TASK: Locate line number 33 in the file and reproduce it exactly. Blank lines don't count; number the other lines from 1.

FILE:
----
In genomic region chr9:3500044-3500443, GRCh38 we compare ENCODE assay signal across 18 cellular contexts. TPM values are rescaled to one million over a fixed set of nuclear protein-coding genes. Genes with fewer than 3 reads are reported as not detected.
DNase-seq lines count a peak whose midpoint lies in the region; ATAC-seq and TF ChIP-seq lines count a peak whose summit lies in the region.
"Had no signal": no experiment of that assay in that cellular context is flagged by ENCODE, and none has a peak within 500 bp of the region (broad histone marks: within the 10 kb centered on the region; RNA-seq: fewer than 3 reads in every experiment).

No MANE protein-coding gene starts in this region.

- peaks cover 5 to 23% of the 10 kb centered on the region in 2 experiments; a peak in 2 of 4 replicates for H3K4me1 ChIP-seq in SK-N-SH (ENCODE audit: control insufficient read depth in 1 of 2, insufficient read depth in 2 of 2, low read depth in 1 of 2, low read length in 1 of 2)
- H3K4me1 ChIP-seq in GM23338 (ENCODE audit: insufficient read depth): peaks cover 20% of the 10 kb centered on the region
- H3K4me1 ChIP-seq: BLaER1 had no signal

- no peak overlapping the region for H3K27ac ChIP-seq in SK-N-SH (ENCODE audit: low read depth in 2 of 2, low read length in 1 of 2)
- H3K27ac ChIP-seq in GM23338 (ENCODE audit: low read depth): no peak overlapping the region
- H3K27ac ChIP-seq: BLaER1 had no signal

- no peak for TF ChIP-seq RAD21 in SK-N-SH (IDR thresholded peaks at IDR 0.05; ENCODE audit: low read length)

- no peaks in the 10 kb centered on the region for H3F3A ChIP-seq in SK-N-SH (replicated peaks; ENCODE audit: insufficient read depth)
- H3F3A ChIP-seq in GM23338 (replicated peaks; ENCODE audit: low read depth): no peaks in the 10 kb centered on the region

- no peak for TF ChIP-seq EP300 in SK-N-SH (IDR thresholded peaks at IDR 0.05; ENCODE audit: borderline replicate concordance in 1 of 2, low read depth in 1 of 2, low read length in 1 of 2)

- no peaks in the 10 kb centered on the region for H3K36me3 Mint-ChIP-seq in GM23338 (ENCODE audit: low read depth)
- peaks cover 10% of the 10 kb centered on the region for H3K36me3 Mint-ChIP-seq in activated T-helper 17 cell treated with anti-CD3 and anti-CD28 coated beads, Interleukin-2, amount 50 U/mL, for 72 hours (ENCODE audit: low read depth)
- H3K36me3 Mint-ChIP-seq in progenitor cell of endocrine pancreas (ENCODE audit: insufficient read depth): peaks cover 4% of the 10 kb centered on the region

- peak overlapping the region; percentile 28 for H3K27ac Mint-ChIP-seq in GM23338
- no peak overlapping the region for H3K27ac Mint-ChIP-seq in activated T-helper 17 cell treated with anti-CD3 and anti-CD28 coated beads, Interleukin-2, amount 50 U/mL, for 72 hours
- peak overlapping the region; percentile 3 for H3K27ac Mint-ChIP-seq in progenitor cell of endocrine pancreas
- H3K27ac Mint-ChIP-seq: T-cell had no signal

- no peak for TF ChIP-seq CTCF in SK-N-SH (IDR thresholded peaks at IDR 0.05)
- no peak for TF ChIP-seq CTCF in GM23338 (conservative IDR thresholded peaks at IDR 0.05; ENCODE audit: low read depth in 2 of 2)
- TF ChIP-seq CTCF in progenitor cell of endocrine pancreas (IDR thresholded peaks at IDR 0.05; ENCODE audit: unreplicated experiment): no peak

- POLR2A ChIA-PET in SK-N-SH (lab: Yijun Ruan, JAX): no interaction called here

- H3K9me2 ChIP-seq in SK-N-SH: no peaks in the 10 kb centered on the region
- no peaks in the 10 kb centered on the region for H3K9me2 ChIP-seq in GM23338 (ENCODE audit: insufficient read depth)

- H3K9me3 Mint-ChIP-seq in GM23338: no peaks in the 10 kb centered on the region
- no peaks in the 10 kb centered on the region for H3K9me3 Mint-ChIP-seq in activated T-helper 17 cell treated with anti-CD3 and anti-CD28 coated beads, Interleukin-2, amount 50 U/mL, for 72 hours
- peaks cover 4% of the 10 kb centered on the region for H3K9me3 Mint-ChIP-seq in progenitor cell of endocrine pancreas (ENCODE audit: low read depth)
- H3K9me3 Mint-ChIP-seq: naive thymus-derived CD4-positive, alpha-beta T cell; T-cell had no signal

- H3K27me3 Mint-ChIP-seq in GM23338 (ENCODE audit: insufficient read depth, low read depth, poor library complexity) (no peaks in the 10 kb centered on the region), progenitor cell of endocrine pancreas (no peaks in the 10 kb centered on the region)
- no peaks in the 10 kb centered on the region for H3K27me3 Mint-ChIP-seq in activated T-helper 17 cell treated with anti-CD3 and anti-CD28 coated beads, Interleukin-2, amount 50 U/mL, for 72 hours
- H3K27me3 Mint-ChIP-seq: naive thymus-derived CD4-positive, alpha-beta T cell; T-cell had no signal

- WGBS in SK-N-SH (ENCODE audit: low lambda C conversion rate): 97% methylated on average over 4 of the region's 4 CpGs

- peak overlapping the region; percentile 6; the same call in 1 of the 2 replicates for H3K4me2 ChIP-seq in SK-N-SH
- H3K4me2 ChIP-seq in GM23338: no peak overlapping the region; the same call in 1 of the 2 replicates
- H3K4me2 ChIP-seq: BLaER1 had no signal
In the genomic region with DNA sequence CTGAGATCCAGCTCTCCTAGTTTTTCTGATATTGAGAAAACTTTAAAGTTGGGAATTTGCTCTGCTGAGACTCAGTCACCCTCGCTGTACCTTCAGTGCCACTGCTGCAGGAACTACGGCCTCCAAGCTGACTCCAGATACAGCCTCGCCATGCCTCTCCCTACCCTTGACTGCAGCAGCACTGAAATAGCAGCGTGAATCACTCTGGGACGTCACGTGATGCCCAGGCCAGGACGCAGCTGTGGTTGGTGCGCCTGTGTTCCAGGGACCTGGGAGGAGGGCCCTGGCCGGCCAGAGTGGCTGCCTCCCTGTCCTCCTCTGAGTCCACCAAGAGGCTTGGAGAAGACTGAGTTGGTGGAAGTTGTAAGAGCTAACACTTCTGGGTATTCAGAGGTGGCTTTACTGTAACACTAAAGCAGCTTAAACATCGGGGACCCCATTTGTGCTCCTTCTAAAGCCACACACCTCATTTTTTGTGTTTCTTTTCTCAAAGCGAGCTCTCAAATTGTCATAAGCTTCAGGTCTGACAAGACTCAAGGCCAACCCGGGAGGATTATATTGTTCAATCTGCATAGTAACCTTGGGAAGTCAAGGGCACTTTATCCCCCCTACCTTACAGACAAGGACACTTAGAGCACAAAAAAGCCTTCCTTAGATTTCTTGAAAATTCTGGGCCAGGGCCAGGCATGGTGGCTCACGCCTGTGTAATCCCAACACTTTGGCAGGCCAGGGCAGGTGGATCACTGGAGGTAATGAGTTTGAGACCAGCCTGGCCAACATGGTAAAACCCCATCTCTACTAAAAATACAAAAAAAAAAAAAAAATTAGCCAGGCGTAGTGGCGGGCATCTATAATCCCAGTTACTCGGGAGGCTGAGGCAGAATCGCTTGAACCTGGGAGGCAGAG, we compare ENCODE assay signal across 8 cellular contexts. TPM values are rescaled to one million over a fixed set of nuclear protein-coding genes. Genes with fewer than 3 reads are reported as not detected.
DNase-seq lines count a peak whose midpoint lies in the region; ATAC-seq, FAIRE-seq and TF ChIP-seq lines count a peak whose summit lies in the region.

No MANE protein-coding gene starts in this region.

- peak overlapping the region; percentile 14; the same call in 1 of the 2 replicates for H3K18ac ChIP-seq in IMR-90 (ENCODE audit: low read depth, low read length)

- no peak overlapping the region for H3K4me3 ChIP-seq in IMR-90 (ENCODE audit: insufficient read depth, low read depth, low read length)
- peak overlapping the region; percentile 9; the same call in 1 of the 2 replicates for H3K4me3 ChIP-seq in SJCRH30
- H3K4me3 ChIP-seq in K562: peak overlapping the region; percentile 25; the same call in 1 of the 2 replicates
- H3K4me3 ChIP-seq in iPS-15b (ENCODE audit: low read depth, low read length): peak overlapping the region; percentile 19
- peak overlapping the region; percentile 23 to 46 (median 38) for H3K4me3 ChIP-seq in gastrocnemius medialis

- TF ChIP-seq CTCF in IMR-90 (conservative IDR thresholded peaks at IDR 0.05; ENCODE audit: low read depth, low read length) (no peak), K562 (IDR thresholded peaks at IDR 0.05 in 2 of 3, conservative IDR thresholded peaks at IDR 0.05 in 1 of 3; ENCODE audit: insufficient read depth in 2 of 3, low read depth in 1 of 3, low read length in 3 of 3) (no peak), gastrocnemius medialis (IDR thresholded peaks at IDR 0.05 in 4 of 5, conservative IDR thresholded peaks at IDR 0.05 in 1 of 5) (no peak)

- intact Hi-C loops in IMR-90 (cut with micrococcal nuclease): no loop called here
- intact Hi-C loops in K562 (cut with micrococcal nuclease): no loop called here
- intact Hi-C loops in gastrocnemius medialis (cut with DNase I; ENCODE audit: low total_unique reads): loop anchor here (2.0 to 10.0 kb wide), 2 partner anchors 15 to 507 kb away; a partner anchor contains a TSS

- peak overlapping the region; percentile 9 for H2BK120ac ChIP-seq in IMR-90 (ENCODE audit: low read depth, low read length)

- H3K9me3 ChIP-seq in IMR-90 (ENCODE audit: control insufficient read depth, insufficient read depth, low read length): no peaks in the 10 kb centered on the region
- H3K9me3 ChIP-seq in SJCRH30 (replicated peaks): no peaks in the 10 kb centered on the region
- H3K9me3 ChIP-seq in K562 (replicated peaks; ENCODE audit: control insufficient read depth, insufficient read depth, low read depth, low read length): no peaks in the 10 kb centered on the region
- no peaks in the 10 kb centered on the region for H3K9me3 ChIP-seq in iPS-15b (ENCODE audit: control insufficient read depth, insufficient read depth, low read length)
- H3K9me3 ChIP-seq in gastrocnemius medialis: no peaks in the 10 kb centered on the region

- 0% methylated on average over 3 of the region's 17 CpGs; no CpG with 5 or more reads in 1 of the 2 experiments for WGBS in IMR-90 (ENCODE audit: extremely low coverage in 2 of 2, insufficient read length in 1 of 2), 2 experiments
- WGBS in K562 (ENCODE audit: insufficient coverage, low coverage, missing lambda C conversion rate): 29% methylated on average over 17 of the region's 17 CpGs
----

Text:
- no peaks in the 10 kb centered on the region for H3K27me3 Mint-ChIP-seq in activated T-helper 17 cell treated with anti-CD3 and anti-CD28 coated beads, Interleukin-2, amount 50 U/mL, for 72 hours